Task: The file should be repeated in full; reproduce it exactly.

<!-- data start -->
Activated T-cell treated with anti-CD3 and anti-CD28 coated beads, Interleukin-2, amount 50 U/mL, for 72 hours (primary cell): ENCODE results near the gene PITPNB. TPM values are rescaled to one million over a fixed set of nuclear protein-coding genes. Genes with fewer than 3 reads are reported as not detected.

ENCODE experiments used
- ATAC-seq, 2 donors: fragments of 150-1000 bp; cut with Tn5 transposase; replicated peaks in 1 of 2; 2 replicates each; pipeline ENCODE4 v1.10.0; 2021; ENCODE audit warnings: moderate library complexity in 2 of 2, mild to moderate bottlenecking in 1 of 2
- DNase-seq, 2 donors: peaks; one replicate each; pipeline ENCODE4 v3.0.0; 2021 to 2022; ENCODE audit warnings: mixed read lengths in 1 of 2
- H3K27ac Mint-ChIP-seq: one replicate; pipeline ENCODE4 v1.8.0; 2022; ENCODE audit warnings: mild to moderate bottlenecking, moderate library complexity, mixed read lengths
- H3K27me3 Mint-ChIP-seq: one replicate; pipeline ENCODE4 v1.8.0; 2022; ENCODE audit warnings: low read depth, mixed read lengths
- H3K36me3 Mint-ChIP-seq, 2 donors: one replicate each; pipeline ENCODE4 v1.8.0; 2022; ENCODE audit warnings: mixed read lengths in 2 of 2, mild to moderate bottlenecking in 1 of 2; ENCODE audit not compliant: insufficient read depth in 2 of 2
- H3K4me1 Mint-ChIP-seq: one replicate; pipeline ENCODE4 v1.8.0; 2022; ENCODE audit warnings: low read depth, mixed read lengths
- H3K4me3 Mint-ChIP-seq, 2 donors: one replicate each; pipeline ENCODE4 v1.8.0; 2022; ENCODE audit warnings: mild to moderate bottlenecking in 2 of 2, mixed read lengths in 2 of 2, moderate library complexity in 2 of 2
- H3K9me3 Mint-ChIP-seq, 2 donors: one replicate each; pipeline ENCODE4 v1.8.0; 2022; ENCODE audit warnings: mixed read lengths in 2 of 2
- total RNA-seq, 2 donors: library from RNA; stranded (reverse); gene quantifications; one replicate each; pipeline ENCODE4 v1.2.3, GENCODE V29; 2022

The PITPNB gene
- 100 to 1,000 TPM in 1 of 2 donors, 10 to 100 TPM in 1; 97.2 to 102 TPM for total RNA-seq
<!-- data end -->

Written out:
Activated T-cell treated with anti-CD3 and anti-CD28 coated beads, Interleukin-2, amount 50 U/mL, for 72 hours (primary cell): ENCODE results near the gene PITPNB. TPM values are rescaled to one million over a fixed set of nuclear protein-coding genes. Genes with fewer than 3 reads are reported as not detected.

ENCODE experiments used
- ATAC-seq, 2 donors: fragments of 150-1000 bp; cut with Tn5 transposase; replicated peaks in 1 of 2; 2 replicates each; pipeline ENCODE4 v1.10.0; 2021; ENCODE audit warnings: moderate library complexity in 2 of 2, mild to moderate bottlenecking in 1 of 2
- DNase-seq, 2 donors: peaks; one replicate each; pipeline ENCODE4 v3.0.0; 2021 to 2022; ENCODE audit warnings: mixed read lengths in 1 of 2
- H3K27ac Mint-ChIP-seq: one replicate; pipeline ENCODE4 v1.8.0; 2022; ENCODE audit warnings: mild to moderate bottlenecking, moderate library complexity, mixed read lengths
- H3K27me3 Mint-ChIP-seq: one replicate; pipeline ENCODE4 v1.8.0; 2022; ENCODE audit warnings: low read depth, mixed read lengths
- H3K36me3 Mint-ChIP-seq, 2 donors: one replicate each; pipeline ENCODE4 v1.8.0; 2022; ENCODE audit warnings: mixed read lengths in 2 of 2, mild to moderate bottlenecking in 1 of 2; ENCODE audit not compliant: insufficient read depth in 2 of 2
- H3K4me1 Mint-ChIP-seq: one replicate; pipeline ENCODE4 v1.8.0; 2022; ENCODE audit warnings: low read depth, mixed read lengths
- H3K4me3 Mint-ChIP-seq, 2 donors: one replicate each; pipeline ENCODE4 v1.8.0; 2022; ENCODE audit warnings: mild to moderate bottlenecking in 2 of 2, mixed read lengths in 2 of 2, moderate library complexity in 2 of 2
- H3K9me3 Mint-ChIP-seq, 2 donors: one replicate each; pipeline ENCODE4 v1.8.0; 2022; ENCODE audit warnings: mixed read lengths in 2 of 2
- total RNA-seq, 2 donors: library from RNA; stranded (reverse); gene quantifications; one replicate each; pipeline ENCODE4 v1.2.3, GENCODE V29; 2022

The PITPNB gene
- 100 to 1,000 TPM in 1 of 2 donors, 10 to 100 TPM in 1; 97.2 to 102 TPM for total RNA-seq